Video: MS 57 Students Grade Their School Cafeteria

MS 57 Students Grade Their Cafeteria from The News Literacy Project on Vimeo.

By MS 57 NLP Students

New York City school cafeterias are inspected on a regular basis by the city’s Department of Health and Mental Hygiene, but MS 57 students wanted to do a little inspecting of their own. The following video report was a collaborative effort of the News Literacy Project, the after-school students at MS 57 and Bloomberg News journalist fellows Ellen Braitman, Dave Coffin, Lori Hoffman and Mick Reed.

During lunchtime at PS/MS57 more than 700 hungry students come through the cafeteria. As we continue our investigation into school lunches, we’re taking a page out of Mayor Bloomberg’s book, conducting our own health inspection of the school lunchroom.

We started out by talking to Hassan Tucker, one of the school lunch aids. We asked him if he and the rest of the kitchen staff are following the proper procedures to clean the kitchen.

“It’s cleaned every day. Bleach, get everything clean, sanitized, said Hassan Tucker.

In New York City, school cafeterias are inspected on a regular basis by the Department of Health and Mental Hygiene.

Article 81 Cover PageThe cafeteria workers at MS 57 must follow the same rules as all other food establishments in the city. Rules outlined in Article 81 of the city’s Health Code.

“Health policy describes cleanliness as bleach, sanitize all of the tables, wash the tables off, make sure that all the dishes are clean and sanitized and we’ve got to make sure all the food is off the floor like six inches and basically just following all the rules,” said Tucker.

We saw cafeteria workers scrub the salad bar and lunch tables between lunch periods.

The most recent health inspection report shows the cafeteria passed with flying colors.

“Zero, we didn’t have any violations. This school is like one of the best schools.”

This hasn’t always been the case. A report from January of 2010 says an inspection found “vermin activity” and fruit flies. But don’t worry: notes show these were resolved. Even Tucker admits the cafeteria record wasn’t always perfect.

“It’s been in the past, but nothing serious. Mostly when the health department comes in, they just want to find something to make sure the kitchen doesn’t get a good grade,” said Tucker. “It makes them look bad if

The latest health inspection report for PS 57 shows no violations.

The latest health inspection report for PS 57 shows no violations.

they can’t find anything. It makes them feel like they’re not doing their job.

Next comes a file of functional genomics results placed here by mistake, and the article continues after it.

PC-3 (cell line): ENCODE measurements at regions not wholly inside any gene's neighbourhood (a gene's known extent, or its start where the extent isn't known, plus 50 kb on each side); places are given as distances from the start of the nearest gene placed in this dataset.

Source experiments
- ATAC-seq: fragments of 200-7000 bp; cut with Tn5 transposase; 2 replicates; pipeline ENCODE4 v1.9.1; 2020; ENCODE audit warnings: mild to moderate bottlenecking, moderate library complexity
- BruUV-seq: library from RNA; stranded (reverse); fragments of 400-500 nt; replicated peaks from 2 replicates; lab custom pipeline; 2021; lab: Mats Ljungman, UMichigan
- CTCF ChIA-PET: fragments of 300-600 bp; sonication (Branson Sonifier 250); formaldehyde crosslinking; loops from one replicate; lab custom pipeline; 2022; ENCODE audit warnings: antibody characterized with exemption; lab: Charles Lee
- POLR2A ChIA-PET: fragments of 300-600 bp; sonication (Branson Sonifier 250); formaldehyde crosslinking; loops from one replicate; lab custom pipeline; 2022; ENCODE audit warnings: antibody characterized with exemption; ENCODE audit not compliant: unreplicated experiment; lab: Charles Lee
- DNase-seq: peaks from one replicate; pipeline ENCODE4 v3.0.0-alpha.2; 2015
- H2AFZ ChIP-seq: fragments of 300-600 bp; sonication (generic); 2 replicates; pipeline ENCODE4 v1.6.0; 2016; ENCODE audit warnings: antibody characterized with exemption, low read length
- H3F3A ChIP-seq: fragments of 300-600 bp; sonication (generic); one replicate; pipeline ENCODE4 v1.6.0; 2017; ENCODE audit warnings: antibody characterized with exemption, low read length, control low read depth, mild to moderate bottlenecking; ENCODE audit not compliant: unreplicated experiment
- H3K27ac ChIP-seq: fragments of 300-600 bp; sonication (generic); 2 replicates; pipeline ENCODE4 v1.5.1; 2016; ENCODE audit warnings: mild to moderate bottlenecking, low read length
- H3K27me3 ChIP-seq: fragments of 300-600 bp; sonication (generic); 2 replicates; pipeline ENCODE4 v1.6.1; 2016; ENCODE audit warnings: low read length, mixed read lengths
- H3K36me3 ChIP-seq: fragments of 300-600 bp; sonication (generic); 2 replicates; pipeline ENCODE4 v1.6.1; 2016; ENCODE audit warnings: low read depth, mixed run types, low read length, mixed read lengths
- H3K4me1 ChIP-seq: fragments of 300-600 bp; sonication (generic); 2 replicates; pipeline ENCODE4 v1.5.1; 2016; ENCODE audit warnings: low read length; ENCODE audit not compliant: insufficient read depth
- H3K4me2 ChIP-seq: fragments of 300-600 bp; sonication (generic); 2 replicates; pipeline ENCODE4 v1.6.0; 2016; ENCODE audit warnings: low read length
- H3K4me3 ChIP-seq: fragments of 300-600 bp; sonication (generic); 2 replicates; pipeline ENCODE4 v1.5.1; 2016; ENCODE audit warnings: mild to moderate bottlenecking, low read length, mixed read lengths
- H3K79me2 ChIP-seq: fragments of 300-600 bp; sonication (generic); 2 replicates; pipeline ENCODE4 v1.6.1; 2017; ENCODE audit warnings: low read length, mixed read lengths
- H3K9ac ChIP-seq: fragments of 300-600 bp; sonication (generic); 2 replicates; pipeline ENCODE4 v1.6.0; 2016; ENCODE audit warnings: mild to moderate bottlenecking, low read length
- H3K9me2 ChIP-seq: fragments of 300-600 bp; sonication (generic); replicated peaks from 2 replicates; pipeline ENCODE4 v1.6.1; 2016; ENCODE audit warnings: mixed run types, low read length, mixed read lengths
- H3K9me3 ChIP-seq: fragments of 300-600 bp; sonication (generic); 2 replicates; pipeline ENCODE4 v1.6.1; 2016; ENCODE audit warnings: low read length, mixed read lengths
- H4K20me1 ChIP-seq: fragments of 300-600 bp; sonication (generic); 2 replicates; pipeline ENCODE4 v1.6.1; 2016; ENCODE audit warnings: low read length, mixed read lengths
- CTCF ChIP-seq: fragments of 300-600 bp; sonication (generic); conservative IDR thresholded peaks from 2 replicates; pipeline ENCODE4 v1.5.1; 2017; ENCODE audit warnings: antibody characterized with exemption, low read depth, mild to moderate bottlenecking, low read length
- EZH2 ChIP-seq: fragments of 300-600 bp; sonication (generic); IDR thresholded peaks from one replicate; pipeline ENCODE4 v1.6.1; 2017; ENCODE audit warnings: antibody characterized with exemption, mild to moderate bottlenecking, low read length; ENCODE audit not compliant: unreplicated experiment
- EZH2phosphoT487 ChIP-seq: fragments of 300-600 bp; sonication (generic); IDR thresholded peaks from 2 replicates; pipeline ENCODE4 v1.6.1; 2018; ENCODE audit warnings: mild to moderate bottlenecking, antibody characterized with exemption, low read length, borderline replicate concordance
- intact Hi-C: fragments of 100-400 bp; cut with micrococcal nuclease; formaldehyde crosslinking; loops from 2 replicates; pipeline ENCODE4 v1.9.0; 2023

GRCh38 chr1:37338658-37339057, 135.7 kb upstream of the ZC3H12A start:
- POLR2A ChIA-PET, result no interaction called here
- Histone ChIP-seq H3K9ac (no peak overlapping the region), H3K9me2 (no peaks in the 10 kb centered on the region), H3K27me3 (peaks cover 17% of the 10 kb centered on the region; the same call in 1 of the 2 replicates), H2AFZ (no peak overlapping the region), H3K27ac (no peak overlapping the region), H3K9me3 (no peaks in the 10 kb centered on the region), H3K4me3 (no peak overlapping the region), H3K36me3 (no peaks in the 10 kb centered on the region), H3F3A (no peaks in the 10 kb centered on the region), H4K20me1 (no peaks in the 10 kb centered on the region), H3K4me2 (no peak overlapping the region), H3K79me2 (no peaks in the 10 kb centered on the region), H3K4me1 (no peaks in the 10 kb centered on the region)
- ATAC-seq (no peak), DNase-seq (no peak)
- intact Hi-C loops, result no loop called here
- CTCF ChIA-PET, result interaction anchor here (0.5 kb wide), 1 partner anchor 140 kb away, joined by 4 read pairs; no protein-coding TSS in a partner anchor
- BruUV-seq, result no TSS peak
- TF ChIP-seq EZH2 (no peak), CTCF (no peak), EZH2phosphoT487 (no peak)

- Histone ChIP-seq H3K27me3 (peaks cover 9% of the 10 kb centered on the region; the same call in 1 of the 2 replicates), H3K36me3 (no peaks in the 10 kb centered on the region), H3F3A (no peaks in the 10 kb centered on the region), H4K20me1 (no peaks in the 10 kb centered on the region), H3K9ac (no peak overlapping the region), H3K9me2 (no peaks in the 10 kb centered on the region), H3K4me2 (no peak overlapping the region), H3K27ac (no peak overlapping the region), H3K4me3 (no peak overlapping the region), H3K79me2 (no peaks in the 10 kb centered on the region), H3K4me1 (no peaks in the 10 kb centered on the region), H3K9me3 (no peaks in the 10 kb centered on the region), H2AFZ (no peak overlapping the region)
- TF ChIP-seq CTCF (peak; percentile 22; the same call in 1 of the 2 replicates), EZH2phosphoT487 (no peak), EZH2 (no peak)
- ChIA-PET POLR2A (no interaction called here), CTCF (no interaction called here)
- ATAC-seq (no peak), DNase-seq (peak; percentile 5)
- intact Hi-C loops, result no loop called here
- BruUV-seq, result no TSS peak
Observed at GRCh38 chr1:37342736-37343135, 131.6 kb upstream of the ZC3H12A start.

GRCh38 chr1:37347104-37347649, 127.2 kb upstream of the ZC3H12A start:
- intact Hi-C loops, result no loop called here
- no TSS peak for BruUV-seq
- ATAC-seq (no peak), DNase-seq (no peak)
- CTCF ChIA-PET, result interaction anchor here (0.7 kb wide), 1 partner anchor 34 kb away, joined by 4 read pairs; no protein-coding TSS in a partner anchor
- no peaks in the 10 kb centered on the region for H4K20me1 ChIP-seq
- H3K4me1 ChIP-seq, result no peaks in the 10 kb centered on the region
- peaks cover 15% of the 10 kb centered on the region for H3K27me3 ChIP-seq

Cafeteria workers wouldn’t let us into the kitchen without first putting on a hairnet. And even then we only got as far as the serving area, where we saw workers wearing gloves and hairnets, as outlined in the code.

We asked Benjamin Kilinski, the school nurse, if he’s ever heard of a student getting sick from cafeteria food.

“If someone gets sick from eating, it’s not always clear exactly where it comes from,” said Kilinski. “You make an educated guess, but I haven’t come across someone getting sick from eating the lunch.”

Kilinski said students should take their health into their own hands – by washing them before they eat.

“The most important thing for people to do is be washing their hands before they handle food,” he said. “And the same thing would be for you before you eat lunch, you wash your own hands because you can get yourself sick from things on your own skin when your eating.”

That’s a great idea! If only the sinks in the cafeteria had soap! When we went to wash our hands before lunch, we found water, but no soap and no sanitizer.

So all in all, how would we rate the school cafeteria? We give it a B.

 

Kids: No More Greasy Snacks or Candy in Schools!

IMG_0095By Dillan

Greasy food and candy in schools is a major problem because kids need to eat healthy food as well as healthy snacks.

When I interviewed some students at MS 57, some said that unhealthy snacks are not good for kids because they won’t have any energy if the keep eating these types of foods.

Some examples of unhealthy snacks include potato chips and even fruits snacks because they have a lot of added sugar. When you look at the labels on Doritos, for example, some of the ingredients include sugar, artificial color, salt, and vegetable oil. There are 140 calories and 8 grams of fat, or about 8% of the recommended daily fat intake for middle school students.

The list of ingredients in a bag of Lays potato chips also include vegetable oil, an artificial oil that has a negative impact on the body.  One serving has 160 calories and 10 grams of total fat.

When the News Literacy Project students, including myself, interviewed Rozanne Gold, chef and author of Eat FRESH Food: Awesome Recipes for Teen Chefs, one of the students, asked “What type of chips do you recommend us to eat?”

“I would recommend you eat fresh vegetable chips,” Gold said. “I think you love chips because they go ‘crunch,’ right? Because texture is a very important part of why we like a lot of foods and the reason why I’m suggesting fresh vegetable chips is that they go ‘crunch,’ too.”

Gold’s chips are homemade.

“If you take a carrot and you peel it and you roll it in a circle and you stick a toothpick in it and you put it in cold water over night and you take the toothpick out, it becomes like this curly cue,” said Gold, describing how she makes vegetable chips. “If you make a whole bucket of those, they taste better than potato chips, and you can put a little salt on them if you want. They’re so crisp and crunchy and this is a natural food product.”

Gold also recommends that instead of eating a whole bag of chips, just eat six.